edit

um (with accusative)

  1. about
    Es geht um den Kuchen.It's about the pie.
  2. around
    Um die Eckearound the corner
  3. at, by (when relating to time)
    Um acht Uhr reisen wir abAt eight o’clock we depart
  4. by (percentage difference)
    Die Verkaufsmengen gingen um 6% zurück.Sales in volume has decreased by 6%.
  5. (Austria) for (amount of money)
    Um einen Euro bekommt man heute nicht besonders viel.You can't buy much for one euro these days.
    Heute im Sonderangebot um nur 99 Euro.Special offer today for only 99 euros.

Derived terms

edit

Conjunction

edit

um (introduces a zu-clause)

  1. in order to, so as to
    Wir sind gekommen, um zu helfen.
    We’ve come (in order) to help.

Adjective

edit

um (indeclinable, predicative only)

  1. (predicative, not attributive) up, in the sense of finished
    Werden dich in kurzem binden/ Erdgeist, deine Zeit ist um
    We will shortly bind you/ Erdgeist, your time is up
    (Friedrich von Hardenberg, Novalis)

Adverb

edit

um

  1. around, about
  2. turned over, changed, from one state to another

Derived terms

edit

Hunsrik

edit

Pronunciation

edit

Preposition

edit

um (+ accusative)

  1. around
    Ich hon mich en Duch um de Kopp gebunn.
    I've tied a towel around my head.
  2. at, by (when relating to time)
    Um acht Uher.
    At eight o'clock.

Derived terms

edit

Adverb

edit

um

  1. around, about
    Das kost um zweu hunnerd Rëal.
    This costs around two hundred reais.

Further reading

edit

Icelandic

edit

Alternative forms

edit

Etymology

edit

From Old Norse um, from Proto-Germanic *umbi (around, about).

Adverb

edit

um

  1. used in set phrases
    Það er um að gera að sofa vel.
    The important thing to do is to sleep well.
    Hvað er um að vera?
    What's going on?
    Eins og um var talað.
    As was agreed.

Derived terms

edit

Preposition

edit

um [+accusative]

  1. about, concerning
    Um hvað ertu að tala?
    What are you talking about?
    Spurning um líf og dauða.
    A question of life and death.
  2. through, around, across
    Áin rennur um dalinn.
    The river runs through the valley.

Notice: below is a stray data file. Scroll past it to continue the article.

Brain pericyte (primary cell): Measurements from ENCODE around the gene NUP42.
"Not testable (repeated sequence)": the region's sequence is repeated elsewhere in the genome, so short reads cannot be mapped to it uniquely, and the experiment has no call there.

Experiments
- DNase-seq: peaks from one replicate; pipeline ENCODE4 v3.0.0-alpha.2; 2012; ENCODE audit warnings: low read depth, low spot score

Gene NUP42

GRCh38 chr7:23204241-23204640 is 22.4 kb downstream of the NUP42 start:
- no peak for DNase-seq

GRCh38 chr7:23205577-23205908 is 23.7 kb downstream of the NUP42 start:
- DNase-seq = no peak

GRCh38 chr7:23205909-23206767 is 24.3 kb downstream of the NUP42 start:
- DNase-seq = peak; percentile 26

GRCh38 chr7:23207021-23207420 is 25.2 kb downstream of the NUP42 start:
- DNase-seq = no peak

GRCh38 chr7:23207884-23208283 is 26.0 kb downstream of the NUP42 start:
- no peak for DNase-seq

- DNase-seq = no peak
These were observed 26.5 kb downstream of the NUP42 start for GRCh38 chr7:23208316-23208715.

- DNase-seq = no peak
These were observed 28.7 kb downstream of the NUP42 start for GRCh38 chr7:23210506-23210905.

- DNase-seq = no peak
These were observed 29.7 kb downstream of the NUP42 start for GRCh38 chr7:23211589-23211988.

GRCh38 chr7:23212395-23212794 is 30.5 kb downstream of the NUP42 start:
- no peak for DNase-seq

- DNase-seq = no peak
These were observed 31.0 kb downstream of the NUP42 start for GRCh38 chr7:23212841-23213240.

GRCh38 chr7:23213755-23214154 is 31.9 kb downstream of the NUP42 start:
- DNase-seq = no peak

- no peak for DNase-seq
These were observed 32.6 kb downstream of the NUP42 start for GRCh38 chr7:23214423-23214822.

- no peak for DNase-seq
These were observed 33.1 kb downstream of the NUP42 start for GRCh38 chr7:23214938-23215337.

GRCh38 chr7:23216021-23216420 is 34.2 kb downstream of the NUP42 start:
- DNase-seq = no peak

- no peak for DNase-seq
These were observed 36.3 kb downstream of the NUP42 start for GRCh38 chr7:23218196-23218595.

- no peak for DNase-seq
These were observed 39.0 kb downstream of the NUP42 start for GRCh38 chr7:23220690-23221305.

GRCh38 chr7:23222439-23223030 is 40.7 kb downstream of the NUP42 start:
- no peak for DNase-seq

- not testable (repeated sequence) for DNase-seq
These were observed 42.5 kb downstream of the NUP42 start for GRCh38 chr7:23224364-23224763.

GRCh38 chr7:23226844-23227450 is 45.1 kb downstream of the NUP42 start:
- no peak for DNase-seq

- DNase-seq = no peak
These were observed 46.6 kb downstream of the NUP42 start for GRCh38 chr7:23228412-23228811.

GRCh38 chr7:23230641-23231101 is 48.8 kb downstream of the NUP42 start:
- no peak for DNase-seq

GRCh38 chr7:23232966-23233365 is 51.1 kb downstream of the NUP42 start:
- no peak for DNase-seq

Að fara út um gluggann.
    To go out through the window.
    Vestur um haf.
    West across the sea.
  3. throughout, over, around
    Við förum um alla sveitina.
    We'll go throughout the district.
    Hann var breiður um herðar.
    He was broad across the shoulders.
    Hún hafði klút um hálsinn.
    She had a scarf around her neck.
  4. during, for, in, at
    Hvenær gerðist þetta? - Þetta gerðist um sumarið.
    When did this happen? - It happened during the summer.
    Ég fór um nóttina.
    I went during the night.
  5. approximately, about, around
    Pokinn er um fjögur kíló.
    The bag is around four kilos.

Usage notes

edit
  • Often used with phrases such as "brjóta heilann um".
    Ég er búinn að brjóta heilann um þetta alla nótt!
    I've been racking my brain about this all night!

Derived terms

edit

Indo-Portuguese

edit

Etymology

edit

From Portuguese um (a), from Old Galician-Portuguese ũu, from Latin ūnus, from Proto-Indo-European *h₁óynos.

Article

edit

um

  1. a (the indefinite article)
    • 1883, Hugo Schuchardt, Kreolische Studien, volume 3:
      Um homm tinh doiz filh:
      A man had two sons:

Irish

edit

Alternative forms

edit

Etymology

edit

From Old Irish imb, from Proto-Celtic *ambi, from Proto-Indo-European *h₂m̥bʰi (round about, around).

Pronunciation

edit

Preposition

edit

um (plus dative, triggers lenition, except of b, m, and p)

  1. about
  2. at

Inflection

edit

Further reading

edit

Khasi

edit

Etymology

edit

Probably cognate to U ʔóm.

Noun

edit

um

  1. water

References

edit
  • H. Roberts, A Grammar of the Khasi Language

Livonian

edit

Pronunciation

edit

Verb

edit

u'm

  1. first/third-person singular present indicative of vȱlda

Lote

edit

Noun

edit

um

  1. stone

References

edit

Luxembourgish

edit

Contraction

edit

um

  1. contraction of op + dem; on the, at the, to the
  2. contraction of un + dem

Mòcheno

edit

Etymology

edit

From Middle High German umbe, ümbe, from Old High German umbi, from Proto-West Germanic *umbi, from Proto-Germanic *umbi (around, about). Cognate with German um, English umbe.

Preposition

edit

um (+ accusative)

  1. about, around
  2. (time) at
    Um biavle ist s?What time is it? (literally, “How many is it at?”)

References

edit

Norwegian Nynorsk

edit

Etymology

edit

From Old Norse um.

Pronunciation

edit
  • IPA(key): /ʊmː/, [ʊmː], [umː], [ʊ̟mː], [ʉmː]

Preposition

edit

um

  1. (pre-1938 or dialectal) alternative form of om

References

edit
  • “um” in Ivar Aasen (1873) Norsk Ordbog med dansk Forklaring

Old Norse

edit

Alternative forms

edit
  • umb (older form)

Etymology

edit

From Proto-Germanic *umbi (around, about). Cognate with Old English ymbe, Old Frisian umbe, ombe, Old Saxon umbi, Old High German umbi.

Preposition

edit

um